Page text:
In the Basic Latin Program I spent ten weeks with fifteen other students not only learning the entire Latin morphology and grammar but also reading canonical texts by Virgil, Cicero, and Augustine. The first five weeks of the program were spent learning the entire Latin language. Because Latin is an entirely fossilized language, there is a finite body of grammar and word forms that have been codified. This means that one can learn only the words that exist in the corpus of Latin texts. For example, some verbs have only been used in the past tense, and thus we were expected to learn the conjugations only for the past tense even though the verb in question might theoretically be able to be conjugated in all tenses. This first half of the program was arguably the most rigorous, as the program covered in one day an amount of material that might be taught in a month in a typical university-level Latin course.

The second half of the program focused exclusively on literature. During the latter five weeks we read selections from Cicero, Sallust, an entire Book of Vergil’s Aeneid, and selections from Horace. The second half also included an elective course. Students chose between reading St. Augustine, Ovid, or Tacitus. These electives allowed for an opportunity to work in smaller groups and to read more closely into the content and style of the text.

The Latin/Greek Institute demands nearly complete dedication to the program. Students in my program spent a conservative average of twelve hours each day working with Latin, either in class or by working on homework. I can’t deny that the Institute produces results. Most students started without knowing any Latin and all finished the program being able to read Cicero and Vergil by sight.

Language Learning Online with italki

Comparative Literature students pride themselves on the study of literature in multiple languages. However, during the semester it can be a challenge to prioritize language learning. If you want to fit more language study into your schedule this semester, italki.com is truly a hidden gem for language learners.

Italki is an online language-learning community of over one million teachers and students. What makes italki unique is that it connects you with native speaker teachers around the world through one-on-one Skype lessons.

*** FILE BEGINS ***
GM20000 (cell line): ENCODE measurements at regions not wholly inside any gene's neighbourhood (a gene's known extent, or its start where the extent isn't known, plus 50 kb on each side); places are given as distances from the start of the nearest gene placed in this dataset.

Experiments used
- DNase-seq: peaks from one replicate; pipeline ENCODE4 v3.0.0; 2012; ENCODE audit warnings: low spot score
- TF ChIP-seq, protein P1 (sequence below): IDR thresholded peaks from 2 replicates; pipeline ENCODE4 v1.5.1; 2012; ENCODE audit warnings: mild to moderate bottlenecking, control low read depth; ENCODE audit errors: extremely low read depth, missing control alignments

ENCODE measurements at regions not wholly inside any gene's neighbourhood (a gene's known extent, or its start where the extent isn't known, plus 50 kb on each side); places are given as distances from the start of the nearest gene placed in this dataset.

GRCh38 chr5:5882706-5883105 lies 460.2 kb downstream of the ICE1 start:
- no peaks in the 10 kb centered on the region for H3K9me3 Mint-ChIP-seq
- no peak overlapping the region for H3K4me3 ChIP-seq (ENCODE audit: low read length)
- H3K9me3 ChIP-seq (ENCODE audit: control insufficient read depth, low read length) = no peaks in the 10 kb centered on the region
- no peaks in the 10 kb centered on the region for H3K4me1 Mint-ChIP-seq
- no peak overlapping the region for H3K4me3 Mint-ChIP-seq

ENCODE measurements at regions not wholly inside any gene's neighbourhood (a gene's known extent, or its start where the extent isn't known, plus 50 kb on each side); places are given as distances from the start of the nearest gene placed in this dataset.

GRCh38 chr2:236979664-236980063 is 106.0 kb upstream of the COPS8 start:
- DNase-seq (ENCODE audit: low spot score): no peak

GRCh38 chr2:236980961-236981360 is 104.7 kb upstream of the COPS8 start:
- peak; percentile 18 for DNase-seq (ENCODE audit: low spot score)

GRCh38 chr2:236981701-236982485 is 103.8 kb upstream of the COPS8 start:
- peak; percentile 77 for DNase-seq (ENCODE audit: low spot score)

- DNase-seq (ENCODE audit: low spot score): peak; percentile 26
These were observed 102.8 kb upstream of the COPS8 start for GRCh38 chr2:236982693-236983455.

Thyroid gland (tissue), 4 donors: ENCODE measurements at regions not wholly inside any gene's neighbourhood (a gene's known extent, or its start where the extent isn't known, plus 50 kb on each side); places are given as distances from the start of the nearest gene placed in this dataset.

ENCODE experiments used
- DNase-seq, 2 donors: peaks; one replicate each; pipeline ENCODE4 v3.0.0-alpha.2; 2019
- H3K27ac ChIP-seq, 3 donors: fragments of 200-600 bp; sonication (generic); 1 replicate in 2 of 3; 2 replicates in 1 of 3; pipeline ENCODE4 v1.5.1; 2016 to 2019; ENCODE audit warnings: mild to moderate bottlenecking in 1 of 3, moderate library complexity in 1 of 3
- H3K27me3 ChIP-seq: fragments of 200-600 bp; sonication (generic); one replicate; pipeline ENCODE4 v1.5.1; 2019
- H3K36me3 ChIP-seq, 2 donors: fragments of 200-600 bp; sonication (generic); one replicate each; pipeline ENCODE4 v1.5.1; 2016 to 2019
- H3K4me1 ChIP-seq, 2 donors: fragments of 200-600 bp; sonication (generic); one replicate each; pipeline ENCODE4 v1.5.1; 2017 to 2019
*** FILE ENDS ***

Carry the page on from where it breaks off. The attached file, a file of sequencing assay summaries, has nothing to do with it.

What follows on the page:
If you’ve been meaning to work on one or more languages, I encourage you to check out italki for yourself or to share it with your students. Here’s why:

  1. The online platform

Italki.com is absolutely seamless. The process of scheduling Skype meetings, transferring payments, and evaluating lessons seems like it should be very complicated. However, italki is extremely well organized. When you want to schedule a lesson, you search for a teacher in your price range that is available when you want to study. You schedule your lesson and then connect with your teacher on skype. After the lesson is over, italki handles the payment. This website makes everything so easy that you can focus on your lessons and not have to worry about all of the logistics.

  1. One-on-one lessons

When I arrived at Rutgers, I was struggling to find ways to improve my French skills. I knew my French was too advanced for an undergraduate grammar course, but not nearly advanced enough for a graduate literature course. Many of us find that our language skills do not match up with any of our options for formal language instruction. One-on-one lessons on italki give you the flexibility to begin at your current level and focus on the specific skills that you want to develop. In my case, I found a French tutor with an interest in reading and we slowly worked our way through a few novels together. The one-on-one lessons gave me so much more feedback than I could’ve gotten in a traditional language classroom or by studying on my own. I progressed much faster than I had when I had been spending many more hours a week in a grammar class in college. Also, the commitment of talking to your teacher each week helps motivate you to continue to work independently on the language in between lessons.